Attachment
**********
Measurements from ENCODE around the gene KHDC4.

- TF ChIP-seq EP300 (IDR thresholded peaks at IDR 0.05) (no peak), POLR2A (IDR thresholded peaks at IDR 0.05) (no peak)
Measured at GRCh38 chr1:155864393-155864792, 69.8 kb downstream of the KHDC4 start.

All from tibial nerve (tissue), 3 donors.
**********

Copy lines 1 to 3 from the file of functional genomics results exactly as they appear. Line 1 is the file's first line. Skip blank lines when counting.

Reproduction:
Measurements from ENCODE around the gene KHDC4.

- TF ChIP-seq EP300 (IDR thresholded peaks at IDR 0.05) (no peak), POLR2A (IDR thresholded peaks at IDR 0.05) (no peak)
Measured at GRCh38 chr1:155864393-155864792, 69.8 kb downstream of the KHDC4 start.